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The revised universal soil loss equation (RUSLE) for rangelands was successfully interfaced with geographic information systems (GIS). The procedure utilizes raster processing capabilities of the map analysis and processing system (MAPS) to overlay data themes containing spatially distributed values for differentRUSLE factors. Within the limitations in accuracy of the USLE style calculation, cell processing, and information contained in input data layers, the methodology produces a map of relative levels of soil erosion potential which reflects the effects of rainfall, soil type, terrain, vegetation, and erosion control practice on soil loss. Improvements in processing to obtain the terrain (LS) factor from digital elevation models (DEMs) permit quick calculation of soil loss potential for large areas. Since the resolution of the product is determined by the quality and availability of the data, the methodology could be applied differentially to various areas and data sets to produce maps of low, medium, and high resolution. The flexibility of the procedure permits modeling of various management alternatives by changing values for the appropriate factors to reflect changing conditions. Furthermore, the RUSLE/GIS interface can be interfaced with other GIS models. All of the preceding indicate that the RUSLE/GIS interface has potential for and could be adapted for soil degradation studies on a global scale. The following is a conceptual summary of the procedure and is meant to provide only a quick overview of the methodology.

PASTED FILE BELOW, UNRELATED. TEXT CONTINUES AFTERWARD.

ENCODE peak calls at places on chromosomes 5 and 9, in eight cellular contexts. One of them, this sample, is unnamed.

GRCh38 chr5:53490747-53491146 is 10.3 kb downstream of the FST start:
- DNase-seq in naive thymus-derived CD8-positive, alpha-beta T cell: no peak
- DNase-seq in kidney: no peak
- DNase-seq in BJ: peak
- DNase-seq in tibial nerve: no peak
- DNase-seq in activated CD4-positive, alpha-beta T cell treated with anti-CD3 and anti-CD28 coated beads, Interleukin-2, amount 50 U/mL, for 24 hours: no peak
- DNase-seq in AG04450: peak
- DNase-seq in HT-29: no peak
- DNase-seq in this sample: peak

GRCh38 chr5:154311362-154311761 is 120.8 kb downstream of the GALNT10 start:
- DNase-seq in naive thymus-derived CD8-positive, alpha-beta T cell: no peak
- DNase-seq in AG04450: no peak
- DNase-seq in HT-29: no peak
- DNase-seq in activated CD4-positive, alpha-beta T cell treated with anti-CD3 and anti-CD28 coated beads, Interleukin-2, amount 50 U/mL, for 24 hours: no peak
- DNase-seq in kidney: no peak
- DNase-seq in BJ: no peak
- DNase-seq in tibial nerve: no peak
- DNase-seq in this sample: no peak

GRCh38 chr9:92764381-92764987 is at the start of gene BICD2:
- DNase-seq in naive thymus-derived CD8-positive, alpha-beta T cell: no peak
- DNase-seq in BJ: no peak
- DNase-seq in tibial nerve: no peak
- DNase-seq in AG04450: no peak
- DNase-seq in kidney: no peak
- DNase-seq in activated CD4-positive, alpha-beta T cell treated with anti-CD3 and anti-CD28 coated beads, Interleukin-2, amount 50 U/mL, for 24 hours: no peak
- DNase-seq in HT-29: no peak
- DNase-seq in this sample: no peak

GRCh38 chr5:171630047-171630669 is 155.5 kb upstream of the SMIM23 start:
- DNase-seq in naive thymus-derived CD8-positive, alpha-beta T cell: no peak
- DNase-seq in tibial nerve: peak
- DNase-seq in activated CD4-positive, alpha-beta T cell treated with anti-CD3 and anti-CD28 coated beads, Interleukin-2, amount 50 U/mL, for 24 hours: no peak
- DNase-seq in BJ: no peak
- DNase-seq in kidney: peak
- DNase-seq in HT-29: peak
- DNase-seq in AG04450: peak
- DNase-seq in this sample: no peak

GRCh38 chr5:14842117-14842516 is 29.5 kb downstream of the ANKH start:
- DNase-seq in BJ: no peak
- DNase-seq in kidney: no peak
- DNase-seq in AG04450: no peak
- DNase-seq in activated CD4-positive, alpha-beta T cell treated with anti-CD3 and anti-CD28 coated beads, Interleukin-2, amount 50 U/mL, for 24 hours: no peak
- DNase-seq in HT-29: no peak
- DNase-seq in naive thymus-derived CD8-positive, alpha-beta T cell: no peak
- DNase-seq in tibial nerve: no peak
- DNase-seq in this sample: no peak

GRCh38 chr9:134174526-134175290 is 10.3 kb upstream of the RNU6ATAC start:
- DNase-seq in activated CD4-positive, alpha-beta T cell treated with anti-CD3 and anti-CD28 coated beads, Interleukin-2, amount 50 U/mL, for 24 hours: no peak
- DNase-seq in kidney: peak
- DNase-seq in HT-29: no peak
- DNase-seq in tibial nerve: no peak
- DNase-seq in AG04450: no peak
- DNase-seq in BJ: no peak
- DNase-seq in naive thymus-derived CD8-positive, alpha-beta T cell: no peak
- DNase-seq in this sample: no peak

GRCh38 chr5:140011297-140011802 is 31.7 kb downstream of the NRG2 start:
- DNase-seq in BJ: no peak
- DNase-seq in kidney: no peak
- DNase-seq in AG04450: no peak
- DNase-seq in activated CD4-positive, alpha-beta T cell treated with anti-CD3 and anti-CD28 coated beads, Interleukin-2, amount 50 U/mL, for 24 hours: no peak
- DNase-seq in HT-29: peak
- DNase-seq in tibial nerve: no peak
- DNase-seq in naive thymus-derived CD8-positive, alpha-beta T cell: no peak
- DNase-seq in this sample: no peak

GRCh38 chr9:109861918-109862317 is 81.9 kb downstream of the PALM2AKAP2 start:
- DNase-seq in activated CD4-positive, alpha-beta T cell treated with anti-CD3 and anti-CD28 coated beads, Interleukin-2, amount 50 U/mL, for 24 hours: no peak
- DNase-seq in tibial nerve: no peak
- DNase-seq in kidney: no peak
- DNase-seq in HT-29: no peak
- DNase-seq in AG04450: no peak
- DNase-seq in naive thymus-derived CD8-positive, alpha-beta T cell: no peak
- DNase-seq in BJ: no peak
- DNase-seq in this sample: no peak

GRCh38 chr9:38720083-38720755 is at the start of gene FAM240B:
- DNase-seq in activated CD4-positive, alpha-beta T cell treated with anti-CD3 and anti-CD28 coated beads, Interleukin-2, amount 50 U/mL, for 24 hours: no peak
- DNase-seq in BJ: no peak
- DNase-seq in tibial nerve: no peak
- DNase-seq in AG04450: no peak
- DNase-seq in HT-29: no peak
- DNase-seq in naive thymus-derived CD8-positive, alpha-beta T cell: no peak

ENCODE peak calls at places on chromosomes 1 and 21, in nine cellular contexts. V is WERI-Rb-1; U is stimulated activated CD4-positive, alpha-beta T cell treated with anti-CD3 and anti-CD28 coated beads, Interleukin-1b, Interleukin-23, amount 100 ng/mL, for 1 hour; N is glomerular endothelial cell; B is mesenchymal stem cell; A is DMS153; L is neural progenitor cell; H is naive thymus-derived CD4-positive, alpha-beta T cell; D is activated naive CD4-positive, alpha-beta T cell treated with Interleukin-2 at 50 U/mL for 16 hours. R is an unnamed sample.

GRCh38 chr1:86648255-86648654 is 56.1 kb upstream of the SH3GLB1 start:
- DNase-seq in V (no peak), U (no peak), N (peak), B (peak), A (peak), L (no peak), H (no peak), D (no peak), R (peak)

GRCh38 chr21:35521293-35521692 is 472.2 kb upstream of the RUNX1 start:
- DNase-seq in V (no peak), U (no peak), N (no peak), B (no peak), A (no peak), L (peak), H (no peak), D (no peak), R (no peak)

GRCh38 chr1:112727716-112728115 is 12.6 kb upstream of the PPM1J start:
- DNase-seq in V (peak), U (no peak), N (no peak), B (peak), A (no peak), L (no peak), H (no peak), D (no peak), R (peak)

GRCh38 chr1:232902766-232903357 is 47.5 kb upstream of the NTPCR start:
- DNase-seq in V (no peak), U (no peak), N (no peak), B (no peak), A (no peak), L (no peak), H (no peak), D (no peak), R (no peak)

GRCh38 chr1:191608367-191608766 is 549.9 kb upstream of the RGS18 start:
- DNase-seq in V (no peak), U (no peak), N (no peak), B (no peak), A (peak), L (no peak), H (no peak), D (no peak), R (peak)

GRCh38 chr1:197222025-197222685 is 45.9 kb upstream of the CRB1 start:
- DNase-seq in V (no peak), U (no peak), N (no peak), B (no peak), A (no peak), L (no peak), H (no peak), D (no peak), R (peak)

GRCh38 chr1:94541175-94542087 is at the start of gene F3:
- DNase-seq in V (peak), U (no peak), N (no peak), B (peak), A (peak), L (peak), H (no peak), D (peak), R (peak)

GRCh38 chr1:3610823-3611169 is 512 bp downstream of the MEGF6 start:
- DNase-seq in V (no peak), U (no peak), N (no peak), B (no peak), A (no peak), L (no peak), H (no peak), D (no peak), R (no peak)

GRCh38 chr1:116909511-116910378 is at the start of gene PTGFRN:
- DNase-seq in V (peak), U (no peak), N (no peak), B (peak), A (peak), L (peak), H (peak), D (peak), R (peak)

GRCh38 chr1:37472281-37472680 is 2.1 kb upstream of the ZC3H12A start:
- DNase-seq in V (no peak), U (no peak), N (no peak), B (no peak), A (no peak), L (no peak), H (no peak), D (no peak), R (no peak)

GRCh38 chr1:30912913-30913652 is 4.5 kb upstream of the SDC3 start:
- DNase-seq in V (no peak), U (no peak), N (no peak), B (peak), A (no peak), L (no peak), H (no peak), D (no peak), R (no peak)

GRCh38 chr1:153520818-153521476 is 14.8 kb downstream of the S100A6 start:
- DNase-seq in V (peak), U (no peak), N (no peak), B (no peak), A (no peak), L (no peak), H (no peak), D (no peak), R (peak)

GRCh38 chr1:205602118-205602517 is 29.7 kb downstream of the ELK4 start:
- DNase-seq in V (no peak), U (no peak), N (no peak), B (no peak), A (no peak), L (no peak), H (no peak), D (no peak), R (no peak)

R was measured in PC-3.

soil loss, revised universal soil loss prediction, geographic information systems(GIS), map analysis and processing system, digital elevation models, soil erosion, rainfall, soil type, terrain, rangelands
Physical scientist, Branch of Interim LIS Management, Denver Service Center, Denver, CO